Wilmington sidewalk plans taking shape
WILMINGTON — Officials are preparing for summertime construction on a sidewalk project on West Main Street.
"It is a really dangerous place for people who are walking as pedestrians on this side of the street to get to businesses. It is a really tight area. It's really unsafe. It wasn't handicap accessible," said Gretchen Havreluk, Wilmington's economic development consultant, referring to a section deemed a priority after completion of a scoping study on all sidewalks in town.
She acted as agent for several property owners from Bartleby's Books down to the Wilmington Inn during a Development Review Board hearing last Monday. The board will meet again tonight at 7 p.m. to discuss the application.
Plans call for curbing to be granite and the sidewalk to be concrete. A permit application included three lampposts, two new crosswalks and a new retaining wall. This 520-foot stretch of sidewalk is only the start of a big push to replace sidewalks downtown and make for a safer pedestrian experience.
Although a schedule was not set in stone, the West Main Street project has to be done by December. The requirement has to do with guidelines under a $300,000 disaster recovery grant through the Vermont Community Development Program. The funding was secured by the town last March. The town has to contribute 10 percent of the project, meaning $38,000.
Proposed grading that starts at Bartleby's and goes to the Southern Vermont Deerfield Valley Chamber of Commerce office will provide "an illusion of a sidewalk," Havreluk said.
Zoning Administrator Craig Ohlson explained that a single property abutting the project was subject to the state's Act 250 permitting guidelines. But that didn't mean the entire sidewalk project would be.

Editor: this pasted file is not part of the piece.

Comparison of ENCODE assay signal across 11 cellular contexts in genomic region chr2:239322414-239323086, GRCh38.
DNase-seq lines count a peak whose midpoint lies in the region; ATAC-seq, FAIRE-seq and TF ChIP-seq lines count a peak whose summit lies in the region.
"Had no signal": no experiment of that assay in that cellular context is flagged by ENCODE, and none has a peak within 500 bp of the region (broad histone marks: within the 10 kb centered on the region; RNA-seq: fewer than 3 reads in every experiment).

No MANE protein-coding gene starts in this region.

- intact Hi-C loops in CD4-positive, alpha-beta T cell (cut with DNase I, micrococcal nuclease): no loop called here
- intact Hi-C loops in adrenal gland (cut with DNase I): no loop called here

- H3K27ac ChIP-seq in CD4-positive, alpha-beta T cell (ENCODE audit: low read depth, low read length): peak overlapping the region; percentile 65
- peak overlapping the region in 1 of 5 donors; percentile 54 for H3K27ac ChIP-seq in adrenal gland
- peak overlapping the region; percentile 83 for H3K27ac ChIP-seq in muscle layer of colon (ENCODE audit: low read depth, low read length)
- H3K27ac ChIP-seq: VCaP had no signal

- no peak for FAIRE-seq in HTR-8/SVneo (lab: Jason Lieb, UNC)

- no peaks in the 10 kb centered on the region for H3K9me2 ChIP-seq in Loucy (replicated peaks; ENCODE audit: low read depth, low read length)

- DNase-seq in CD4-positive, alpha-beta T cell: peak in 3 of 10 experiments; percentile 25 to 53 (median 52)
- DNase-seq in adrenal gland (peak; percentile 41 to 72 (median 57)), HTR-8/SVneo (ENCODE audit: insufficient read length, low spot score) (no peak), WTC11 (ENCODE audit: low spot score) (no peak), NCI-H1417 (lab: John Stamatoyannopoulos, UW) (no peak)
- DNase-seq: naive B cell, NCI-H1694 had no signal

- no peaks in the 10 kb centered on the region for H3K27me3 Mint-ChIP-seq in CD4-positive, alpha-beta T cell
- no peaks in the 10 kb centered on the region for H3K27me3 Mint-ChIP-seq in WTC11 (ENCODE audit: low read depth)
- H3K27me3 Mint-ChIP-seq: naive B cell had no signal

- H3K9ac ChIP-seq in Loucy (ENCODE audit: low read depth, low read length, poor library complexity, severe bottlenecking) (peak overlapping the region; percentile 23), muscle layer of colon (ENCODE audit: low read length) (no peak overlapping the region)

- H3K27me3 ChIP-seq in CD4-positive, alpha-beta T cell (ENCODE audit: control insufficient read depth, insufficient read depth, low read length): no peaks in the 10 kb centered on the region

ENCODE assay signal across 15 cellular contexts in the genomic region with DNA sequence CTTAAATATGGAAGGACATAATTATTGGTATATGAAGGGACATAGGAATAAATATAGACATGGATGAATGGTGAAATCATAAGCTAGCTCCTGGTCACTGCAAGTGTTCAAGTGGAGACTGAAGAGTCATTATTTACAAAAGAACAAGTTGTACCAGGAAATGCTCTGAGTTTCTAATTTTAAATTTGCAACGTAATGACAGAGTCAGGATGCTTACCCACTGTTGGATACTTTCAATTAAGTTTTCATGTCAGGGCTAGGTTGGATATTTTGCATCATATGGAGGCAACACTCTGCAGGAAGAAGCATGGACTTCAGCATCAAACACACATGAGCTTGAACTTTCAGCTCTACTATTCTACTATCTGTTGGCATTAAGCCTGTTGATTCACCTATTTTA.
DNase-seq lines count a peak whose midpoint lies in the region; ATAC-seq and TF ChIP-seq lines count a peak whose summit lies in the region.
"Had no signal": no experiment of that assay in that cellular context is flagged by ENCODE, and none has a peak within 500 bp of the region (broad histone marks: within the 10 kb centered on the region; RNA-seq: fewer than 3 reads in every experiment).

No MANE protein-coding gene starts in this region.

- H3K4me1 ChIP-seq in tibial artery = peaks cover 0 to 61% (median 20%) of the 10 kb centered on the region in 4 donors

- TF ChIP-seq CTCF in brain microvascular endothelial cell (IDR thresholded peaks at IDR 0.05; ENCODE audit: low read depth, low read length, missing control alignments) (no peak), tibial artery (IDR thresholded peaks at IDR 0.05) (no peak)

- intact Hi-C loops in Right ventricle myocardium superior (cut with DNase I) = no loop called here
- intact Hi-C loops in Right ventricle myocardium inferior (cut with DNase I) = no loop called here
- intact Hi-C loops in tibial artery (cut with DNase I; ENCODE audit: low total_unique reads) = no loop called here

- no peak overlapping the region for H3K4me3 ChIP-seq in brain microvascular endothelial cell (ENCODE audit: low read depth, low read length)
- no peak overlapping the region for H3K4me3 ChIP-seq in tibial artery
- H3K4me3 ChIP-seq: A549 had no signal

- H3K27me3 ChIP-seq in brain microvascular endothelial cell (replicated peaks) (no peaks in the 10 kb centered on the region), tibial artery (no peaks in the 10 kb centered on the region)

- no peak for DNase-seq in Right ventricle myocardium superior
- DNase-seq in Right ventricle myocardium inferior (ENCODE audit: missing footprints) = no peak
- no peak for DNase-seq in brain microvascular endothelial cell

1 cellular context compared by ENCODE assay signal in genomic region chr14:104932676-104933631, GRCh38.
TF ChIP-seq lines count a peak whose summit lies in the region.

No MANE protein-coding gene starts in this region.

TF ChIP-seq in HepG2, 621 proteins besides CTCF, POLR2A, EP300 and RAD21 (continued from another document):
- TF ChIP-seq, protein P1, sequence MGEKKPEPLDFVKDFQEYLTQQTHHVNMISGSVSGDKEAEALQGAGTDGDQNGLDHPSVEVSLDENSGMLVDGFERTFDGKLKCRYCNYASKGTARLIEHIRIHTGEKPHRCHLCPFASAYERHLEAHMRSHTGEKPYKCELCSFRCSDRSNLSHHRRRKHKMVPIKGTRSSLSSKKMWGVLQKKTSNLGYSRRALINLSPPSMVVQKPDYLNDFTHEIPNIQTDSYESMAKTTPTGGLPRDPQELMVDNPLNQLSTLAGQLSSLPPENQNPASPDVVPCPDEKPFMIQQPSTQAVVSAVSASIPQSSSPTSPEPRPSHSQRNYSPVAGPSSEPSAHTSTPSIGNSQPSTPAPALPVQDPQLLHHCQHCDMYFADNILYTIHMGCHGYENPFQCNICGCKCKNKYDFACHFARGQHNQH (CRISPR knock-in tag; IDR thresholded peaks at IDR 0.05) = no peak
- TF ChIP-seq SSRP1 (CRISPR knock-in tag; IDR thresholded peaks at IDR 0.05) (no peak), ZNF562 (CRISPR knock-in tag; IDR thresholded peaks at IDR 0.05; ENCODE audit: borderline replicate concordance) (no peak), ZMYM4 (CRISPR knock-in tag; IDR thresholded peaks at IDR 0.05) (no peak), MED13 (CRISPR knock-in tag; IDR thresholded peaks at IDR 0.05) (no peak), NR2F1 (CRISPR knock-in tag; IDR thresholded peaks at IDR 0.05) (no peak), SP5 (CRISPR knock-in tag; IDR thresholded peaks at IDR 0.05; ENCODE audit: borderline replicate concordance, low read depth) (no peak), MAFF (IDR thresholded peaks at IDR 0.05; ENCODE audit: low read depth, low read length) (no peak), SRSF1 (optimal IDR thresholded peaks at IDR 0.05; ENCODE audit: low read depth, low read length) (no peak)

"It's just one piece of the puzzle," he said.
The state's Agency of Transportation asked the town to bring one section of the sidewalk in, Havreluk said. The whole retaining wall in front of Fashion Plate needs to be replaced. Two stone staircases have to be eliminated as they currently are going into a flow of traffic and are not handicap accessible. A ramp will replace one leading to the restaurant Folly.
With the design, trees are expected to be saved. If not, Havreluk said they will be replaced.
"Right here is an 80-year-old, 70-foot-tall white spruce (tree) that I'm not sure if this construction may kill it," said Peter Wallace, who was sitting in the audience because his Folly property abuts the project. He normally chairs the DRB. "It may be fine. But if it dies, it's going to be really expensive to take down. And I'm sure I'll drop it on the house."
Wallace called for putting a condition on the permit, making the town responsible for the cost if the tree dies within a year or so.
A "laurel" design for proposed railing is historically appropriate for the downtown and it looks similar to railing at the pergola park downtown, according to Havreluk.
"We're keeping the pointed piece in it but we're capping it," she said.
The proposed LED lighting is "black and closed at the top so it's not illuminating" and it looks similar to other lighting downtown which is considered "historic in nature," Havreluk showed the board. The specifications call for posts to be no taller than 10 feet. A light near Bauman Paint will likely be higher since the location is at a lower grade.
DRB Vice Chairwoman Wendy Manners asked for more details on the brightness of the proposed lighting, citing "some sensitivity in town" over lighting at Town Offices, and the hours the lights would be on. Also requested was more information on flood hazard mitigation.
Contact Chris Mays at firstname.lastname@example.org or 802-254-2311, ext. 273.
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